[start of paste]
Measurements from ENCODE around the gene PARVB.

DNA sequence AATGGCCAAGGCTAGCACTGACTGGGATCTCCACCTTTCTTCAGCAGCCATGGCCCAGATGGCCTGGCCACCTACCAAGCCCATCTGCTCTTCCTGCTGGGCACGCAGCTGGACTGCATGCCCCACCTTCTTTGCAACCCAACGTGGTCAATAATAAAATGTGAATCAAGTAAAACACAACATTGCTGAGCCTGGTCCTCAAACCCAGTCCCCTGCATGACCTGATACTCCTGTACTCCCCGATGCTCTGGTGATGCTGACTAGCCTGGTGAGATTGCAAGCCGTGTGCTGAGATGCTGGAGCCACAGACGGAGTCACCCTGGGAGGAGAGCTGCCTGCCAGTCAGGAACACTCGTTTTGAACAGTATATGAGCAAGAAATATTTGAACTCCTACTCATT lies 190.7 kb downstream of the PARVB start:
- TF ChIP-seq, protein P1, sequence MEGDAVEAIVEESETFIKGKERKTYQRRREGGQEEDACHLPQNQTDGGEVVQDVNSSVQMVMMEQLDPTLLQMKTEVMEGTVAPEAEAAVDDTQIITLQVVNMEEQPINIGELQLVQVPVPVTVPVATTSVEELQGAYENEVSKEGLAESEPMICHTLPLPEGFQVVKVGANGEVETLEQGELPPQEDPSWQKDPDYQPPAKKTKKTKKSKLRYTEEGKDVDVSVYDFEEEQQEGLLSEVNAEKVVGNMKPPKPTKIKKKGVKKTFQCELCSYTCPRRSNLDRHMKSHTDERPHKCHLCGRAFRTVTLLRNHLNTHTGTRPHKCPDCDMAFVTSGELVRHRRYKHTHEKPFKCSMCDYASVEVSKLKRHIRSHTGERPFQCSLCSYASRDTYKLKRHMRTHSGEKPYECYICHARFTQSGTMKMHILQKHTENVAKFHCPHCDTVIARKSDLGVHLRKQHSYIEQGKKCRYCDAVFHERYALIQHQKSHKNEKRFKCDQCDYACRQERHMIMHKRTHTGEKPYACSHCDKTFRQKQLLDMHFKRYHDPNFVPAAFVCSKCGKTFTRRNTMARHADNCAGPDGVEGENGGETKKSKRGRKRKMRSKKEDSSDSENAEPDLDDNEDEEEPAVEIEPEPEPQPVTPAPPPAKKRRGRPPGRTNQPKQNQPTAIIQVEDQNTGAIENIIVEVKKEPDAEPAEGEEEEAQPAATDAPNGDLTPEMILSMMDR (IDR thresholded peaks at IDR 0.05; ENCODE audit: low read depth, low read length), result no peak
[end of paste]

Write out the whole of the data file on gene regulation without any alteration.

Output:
Measurements from ENCODE around the gene PARVB.

DNA sequence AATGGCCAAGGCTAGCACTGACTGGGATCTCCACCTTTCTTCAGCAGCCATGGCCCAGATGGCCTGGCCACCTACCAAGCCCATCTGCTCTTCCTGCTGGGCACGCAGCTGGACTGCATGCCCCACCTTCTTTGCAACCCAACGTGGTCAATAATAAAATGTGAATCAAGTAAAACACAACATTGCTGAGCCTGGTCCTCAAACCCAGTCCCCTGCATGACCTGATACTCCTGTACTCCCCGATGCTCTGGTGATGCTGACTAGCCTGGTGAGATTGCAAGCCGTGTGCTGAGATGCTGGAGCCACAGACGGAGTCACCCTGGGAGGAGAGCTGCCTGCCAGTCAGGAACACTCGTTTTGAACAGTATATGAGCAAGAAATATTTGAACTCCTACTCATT lies 190.7 kb downstream of the PARVB start:
- TF ChIP-seq, protein P1, sequence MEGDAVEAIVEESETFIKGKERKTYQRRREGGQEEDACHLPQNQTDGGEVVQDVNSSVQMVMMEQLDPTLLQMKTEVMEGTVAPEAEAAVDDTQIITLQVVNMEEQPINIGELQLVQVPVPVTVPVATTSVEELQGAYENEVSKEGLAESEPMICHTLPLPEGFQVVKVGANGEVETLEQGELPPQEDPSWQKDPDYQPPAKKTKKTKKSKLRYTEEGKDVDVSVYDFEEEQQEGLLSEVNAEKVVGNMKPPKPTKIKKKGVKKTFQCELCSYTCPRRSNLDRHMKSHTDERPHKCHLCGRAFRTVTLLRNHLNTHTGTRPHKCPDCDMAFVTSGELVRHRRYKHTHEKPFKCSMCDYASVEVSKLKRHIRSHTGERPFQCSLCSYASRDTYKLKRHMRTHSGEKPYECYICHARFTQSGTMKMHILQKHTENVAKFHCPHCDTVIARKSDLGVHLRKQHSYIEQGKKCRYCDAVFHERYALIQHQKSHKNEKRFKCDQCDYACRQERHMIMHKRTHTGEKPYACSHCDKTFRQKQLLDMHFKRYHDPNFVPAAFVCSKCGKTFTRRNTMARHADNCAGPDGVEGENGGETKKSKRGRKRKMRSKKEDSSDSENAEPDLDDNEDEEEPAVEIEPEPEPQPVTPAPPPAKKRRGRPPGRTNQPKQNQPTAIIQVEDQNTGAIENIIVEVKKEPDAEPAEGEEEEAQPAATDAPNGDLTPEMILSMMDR (IDR thresholded peaks at IDR 0.05; ENCODE audit: low read depth, low read length), result no peak